Boundary Disputes

by Karen Walsh

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Boundary disputes often lead to contentious litigation, but farmers should be aware of the risks of going down that road. The financial cost of such litigation may exceed the value of the land in dispute and can lead to long running acrimonious neighbour disputes which it may be best to avoid. The area of the land in dispute might be quite small but because of its critical location or strategic importance to the owners concerned, they may be of the view that litigation is the only viable option. Boundary disputes arise in many different scenarios. Examples would be disputes in respect of shared access ways, rights to light, drainage rights, overhanging trees and squatter’s rights.
Before purchasing property or land, it is advisable that a competent engineer or surveyor is engaged to check boundaries in order that a landowner can clearly mark out the boundaries to his or her property on the ground in the event a dispute arises with a neighbouring landowner at a later stage. In the event a dispute does arise, it is advisable to initially try and resolve the dispute with your neighbour by consent out of court. Arbitration or mediation are alternative dispute resolution methods for a boundary dispute which should be given serious consideration as the costs of entering into such a process would be significantly less than court litigation.
The costs of court litigation can potentially be extensive and before going down that route, it is advisable to take advice from your solicitor as to what the costs are likely to be. Solicitors by law are now required to set out their own costs once instructed. However it is important to be aware, that you may be liable to pay the other parties’ costs if you case is ultimately unsuccessful. This will be at the discretion of the judge at the conclusion of the matter but the successful party are normally awarded their costs.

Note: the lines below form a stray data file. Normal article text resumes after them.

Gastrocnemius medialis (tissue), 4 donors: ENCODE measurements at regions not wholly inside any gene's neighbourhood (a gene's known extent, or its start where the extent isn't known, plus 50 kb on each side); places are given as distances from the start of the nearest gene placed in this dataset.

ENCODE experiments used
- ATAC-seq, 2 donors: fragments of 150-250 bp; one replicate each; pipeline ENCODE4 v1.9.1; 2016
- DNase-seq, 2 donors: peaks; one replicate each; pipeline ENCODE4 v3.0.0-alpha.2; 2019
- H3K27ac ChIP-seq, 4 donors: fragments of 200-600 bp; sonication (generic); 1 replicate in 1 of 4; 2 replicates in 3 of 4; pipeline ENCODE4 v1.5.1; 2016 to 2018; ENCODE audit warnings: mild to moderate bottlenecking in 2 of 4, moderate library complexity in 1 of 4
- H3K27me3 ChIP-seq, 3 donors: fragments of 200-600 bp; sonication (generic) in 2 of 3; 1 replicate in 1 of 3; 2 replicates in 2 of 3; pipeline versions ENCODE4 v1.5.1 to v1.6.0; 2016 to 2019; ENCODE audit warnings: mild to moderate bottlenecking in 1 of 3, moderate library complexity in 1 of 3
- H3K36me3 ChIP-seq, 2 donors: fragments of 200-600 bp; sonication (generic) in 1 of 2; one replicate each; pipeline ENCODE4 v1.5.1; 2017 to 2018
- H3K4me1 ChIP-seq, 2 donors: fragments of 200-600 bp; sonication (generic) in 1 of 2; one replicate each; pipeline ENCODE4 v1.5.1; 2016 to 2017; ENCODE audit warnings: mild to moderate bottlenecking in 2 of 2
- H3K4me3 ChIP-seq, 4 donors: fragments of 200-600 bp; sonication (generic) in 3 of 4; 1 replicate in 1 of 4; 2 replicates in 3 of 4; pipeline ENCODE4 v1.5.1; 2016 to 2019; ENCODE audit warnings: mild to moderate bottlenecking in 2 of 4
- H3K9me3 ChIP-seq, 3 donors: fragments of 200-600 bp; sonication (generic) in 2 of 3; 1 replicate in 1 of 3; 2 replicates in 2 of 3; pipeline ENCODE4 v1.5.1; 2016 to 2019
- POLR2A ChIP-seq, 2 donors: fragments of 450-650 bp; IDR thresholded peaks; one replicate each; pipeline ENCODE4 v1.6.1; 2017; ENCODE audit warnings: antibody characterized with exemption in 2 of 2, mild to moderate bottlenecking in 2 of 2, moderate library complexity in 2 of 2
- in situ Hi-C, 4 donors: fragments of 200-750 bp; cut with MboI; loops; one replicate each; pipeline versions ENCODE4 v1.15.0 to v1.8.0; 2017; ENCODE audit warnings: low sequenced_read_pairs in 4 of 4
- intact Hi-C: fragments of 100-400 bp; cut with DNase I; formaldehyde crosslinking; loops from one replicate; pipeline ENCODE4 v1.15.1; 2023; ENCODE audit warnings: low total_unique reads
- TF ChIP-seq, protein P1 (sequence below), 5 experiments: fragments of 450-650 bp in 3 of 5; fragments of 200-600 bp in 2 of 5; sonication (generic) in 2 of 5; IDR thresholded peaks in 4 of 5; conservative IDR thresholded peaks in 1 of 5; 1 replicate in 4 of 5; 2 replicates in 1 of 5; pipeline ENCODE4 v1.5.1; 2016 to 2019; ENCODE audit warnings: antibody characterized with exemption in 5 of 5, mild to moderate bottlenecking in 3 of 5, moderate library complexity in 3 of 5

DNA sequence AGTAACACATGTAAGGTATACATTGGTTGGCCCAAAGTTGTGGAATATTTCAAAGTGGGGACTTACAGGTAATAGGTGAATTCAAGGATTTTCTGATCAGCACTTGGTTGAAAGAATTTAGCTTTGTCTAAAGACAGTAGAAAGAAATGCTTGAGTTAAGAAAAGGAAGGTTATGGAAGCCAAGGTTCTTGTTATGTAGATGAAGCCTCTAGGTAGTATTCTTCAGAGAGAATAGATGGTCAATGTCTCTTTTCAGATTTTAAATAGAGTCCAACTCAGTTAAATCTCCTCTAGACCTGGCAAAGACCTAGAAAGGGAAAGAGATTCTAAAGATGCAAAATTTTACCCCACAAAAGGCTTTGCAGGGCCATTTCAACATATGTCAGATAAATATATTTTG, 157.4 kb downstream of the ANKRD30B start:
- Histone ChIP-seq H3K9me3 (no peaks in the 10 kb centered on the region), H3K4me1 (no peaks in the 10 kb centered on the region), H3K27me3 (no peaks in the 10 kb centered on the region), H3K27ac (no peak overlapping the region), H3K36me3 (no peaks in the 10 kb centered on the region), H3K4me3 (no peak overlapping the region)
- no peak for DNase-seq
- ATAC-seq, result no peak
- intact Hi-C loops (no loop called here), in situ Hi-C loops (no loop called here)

Resolving boundary disputes can be a two tier process. It is advisable a solicitor is instructed to examine the deeds and interpret the title. The solicitor will then instruct a surveyor or an engineer who will normally carry out an inspection of the disputed boundary and will provide expert evidence in relation to maps and boundaries. Both parties to the dispute are likely to engage in a similar process.
A solicitor’s letter of claim will be sent to the neighbour or their legal representative. In the event the dispute can still not be settled, litigation may be the only viable option to resolve the dispute and the parties may wish to proceed to court. In order to prepare for a court hearing a number of documents setting out the basis of the claim or defence to the claim will need to be prepared. A solicitor normally instructs a barrister to prepare such documents and the barrister will advise on the running and merits of the case.
Boundary disputes are normally either heard by the Circuit Court or the High Court depending on the rateable valuation of the land. It is worth noting that the costs of a High Court case are normally higher. When a plaintiff brings court proceedings in relation to a boundary dispute there are a number of remedies available to him/her. Damages are the most common remedy arising out of court litigation but in respect of a boundary dispute the parties may look for a declaratory court order establishing ownership of a particular property, or apply for an injunction prohibiting trespass or occupation of a particular property.
It may still be possible on the day of the hearing for the parties to reach an agreement which can be presented to judge for approval before evidence is heard. Otherwise, the court will assess the evidence presented to it and examine the title deeds to the property in dispute and look at the maps. It will also hear oral evidence from the parties to the dispute, and any relevant witnesses, including expert witnesses such as engineers, who would be required to give an expert opinion as to the ownership of disputed area. Based on the evidence, the Judge will then make a decision which will be binding on the parties.
In the event you are involved in a boundary dispute it is strongly advisable to try and resolve it amicably with the other party but if it cannot resolved, you should seek the advice of a solicitor in respect of your options such as litigating.

Karen Walsh, from a farming background, is a solicitor practicing in Walsh & Partners, Solicitors, 17, South Mall, Cork (021-4270200), and author of ‘Farming and the Law’.  Walsh & Partners also specialises in personal injury claims, conveyancing, probate and family law.   

Email: info@walshandpartners.ie

Web: www.walshandpartners.ie

Disclaimer: While every care is taken to ensure accuracy of information contained in this article, solicitor Karen Walsh does not accept responsibility for errors or omissions howsoever arising, and you should seek legal advice in relation to your particular circumstances at the earliest possible time.

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